Hiroshi Sugimoto at the Serpentine Gallery.
Sugimotoâ€™s first solo exhibition in London is a sombre, meditative affair â€“ the cool atmosphere of the Serpentine Gallery playing host to a dark meditative poetry of images.
The Serpentine gallery is situated in Kensington gardens; it is an educational charity like the photographerâ€™s gallery in Leicester Square. The building was originally a tea pavilion in 1934 and still retains a pre-war elegance, which stands out among contemporary galleries. The gallery was founded in 1970 by the arts council of Great Britain and is now supported by the arts council of England who provide approximately a quarter of its annual funding and a grant from Westminster city council. It raises the rest of its income through corporate sponsorship, charitable organizations, individual donations and merchandising. It had a re-opening in 1998 after a Â£4 million renovation funded by the National Lottery through the arts council of .
Figure 1 .
England and several other corporate and charitable donors. The Serpentine aims to present modern and contemporary art in a dynamic exhibition venue along with running education and architecture programs. The gallery attracts around 400,000 visitors a year admission to the gallery and all events are free of charge. .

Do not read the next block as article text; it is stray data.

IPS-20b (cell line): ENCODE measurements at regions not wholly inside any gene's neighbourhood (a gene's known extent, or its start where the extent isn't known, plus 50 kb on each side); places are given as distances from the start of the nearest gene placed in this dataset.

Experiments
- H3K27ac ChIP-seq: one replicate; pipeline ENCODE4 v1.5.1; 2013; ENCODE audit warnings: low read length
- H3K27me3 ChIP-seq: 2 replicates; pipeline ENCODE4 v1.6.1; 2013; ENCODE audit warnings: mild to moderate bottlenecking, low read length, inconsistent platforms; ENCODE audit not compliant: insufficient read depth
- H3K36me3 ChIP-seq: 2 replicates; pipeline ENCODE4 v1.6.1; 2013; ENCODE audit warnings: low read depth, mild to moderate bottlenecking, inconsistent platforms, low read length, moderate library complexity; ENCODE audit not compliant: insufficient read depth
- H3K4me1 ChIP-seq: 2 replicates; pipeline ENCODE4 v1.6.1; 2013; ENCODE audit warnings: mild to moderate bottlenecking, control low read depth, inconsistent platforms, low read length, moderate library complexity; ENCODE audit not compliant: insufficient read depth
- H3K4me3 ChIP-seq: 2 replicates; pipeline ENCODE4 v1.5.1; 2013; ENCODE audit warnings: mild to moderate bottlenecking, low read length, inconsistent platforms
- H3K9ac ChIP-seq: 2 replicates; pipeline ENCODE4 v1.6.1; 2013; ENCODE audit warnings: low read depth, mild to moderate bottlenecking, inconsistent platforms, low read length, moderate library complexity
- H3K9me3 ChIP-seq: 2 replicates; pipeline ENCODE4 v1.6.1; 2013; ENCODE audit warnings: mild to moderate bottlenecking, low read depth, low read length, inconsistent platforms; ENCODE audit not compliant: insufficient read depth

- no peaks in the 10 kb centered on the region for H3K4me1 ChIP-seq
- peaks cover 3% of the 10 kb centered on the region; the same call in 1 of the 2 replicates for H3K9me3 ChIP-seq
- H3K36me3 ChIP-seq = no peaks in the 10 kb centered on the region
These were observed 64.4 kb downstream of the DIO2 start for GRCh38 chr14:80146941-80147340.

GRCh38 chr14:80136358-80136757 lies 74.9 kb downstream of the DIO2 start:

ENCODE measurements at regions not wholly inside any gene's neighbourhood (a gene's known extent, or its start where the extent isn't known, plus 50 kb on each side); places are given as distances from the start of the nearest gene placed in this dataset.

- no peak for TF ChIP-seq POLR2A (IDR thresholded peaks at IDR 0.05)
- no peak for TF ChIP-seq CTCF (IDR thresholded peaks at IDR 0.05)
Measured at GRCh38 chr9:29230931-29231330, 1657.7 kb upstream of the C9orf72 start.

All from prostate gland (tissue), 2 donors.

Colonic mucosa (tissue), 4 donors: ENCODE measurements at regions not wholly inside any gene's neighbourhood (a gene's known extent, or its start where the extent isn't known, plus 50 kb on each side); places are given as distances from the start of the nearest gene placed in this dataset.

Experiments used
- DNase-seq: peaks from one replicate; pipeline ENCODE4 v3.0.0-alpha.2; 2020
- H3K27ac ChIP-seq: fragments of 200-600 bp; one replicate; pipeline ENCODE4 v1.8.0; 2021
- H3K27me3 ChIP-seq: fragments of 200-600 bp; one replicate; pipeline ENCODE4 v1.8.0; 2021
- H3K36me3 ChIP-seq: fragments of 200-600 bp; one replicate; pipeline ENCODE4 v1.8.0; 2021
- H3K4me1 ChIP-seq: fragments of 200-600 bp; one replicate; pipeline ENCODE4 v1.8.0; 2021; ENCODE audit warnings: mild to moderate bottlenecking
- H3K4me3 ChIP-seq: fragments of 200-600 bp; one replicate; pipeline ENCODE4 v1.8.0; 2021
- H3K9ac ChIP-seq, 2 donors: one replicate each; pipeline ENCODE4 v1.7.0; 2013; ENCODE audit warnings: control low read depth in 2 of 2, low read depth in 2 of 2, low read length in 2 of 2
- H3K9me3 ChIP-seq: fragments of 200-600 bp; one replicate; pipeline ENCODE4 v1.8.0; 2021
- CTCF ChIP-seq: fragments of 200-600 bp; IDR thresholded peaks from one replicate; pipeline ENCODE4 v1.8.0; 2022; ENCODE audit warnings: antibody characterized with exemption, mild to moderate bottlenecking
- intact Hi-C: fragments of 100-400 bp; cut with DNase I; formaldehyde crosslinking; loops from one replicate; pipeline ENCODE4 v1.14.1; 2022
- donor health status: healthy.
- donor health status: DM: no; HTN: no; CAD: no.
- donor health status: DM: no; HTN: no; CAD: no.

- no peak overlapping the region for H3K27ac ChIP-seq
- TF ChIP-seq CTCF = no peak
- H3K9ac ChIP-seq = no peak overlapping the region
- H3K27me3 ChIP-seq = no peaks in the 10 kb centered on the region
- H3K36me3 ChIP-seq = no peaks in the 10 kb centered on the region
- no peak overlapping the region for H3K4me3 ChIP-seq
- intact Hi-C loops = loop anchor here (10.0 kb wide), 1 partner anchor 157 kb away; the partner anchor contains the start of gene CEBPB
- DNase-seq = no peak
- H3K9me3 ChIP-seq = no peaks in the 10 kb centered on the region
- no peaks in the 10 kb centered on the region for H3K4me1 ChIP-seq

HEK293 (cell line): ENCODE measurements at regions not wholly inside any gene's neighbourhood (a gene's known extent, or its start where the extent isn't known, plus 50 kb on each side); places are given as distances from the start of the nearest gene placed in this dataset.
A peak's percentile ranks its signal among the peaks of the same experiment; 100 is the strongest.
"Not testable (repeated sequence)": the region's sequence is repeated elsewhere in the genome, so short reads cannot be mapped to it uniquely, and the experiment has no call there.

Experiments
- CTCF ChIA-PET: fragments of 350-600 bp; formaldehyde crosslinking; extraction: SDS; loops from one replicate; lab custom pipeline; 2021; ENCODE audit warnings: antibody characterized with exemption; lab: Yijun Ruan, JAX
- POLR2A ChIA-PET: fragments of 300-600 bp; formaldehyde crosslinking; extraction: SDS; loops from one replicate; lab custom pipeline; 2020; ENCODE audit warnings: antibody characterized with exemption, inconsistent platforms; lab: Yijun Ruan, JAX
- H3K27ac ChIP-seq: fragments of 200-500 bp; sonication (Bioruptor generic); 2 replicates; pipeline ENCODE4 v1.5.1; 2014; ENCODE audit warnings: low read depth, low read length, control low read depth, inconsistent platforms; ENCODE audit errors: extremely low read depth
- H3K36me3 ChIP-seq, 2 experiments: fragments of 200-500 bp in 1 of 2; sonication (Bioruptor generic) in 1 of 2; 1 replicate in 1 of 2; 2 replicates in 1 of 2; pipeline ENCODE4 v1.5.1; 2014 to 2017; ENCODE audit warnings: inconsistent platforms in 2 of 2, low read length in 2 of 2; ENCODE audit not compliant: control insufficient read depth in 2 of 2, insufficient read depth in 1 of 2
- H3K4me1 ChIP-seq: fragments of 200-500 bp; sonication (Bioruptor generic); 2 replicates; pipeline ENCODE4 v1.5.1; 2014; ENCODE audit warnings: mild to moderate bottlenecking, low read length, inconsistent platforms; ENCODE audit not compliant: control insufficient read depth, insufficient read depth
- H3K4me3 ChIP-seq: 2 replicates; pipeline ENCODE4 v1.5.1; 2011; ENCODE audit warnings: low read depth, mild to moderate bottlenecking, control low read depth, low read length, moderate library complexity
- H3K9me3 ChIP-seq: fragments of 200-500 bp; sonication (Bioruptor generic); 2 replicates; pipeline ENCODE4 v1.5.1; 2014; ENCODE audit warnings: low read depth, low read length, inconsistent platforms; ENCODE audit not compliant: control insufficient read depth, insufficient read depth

Hiroshi Sugimoto creates his seascapes using traditional, if dated, photographic processes - this interest in tradition is also apparent in his work, which I will come to later. He tirelessly lugs a large wooden durdorf and sons 8â€x10â€ format camera around the globe and makes his prints using the silver gelatin process. There is much talk of Sugimoto heavily down-rating his films to get long exposures. He claims, however, in an interview with Martin Herbert that this is quite untrue; he used quite short exposure times, as he wanted to stop the motion of the waves. Sugimotoâ€™s popularity has grown steadily since his emergence in the 80â€™s; he only really started to reach a wide audience in the early 90â€™s.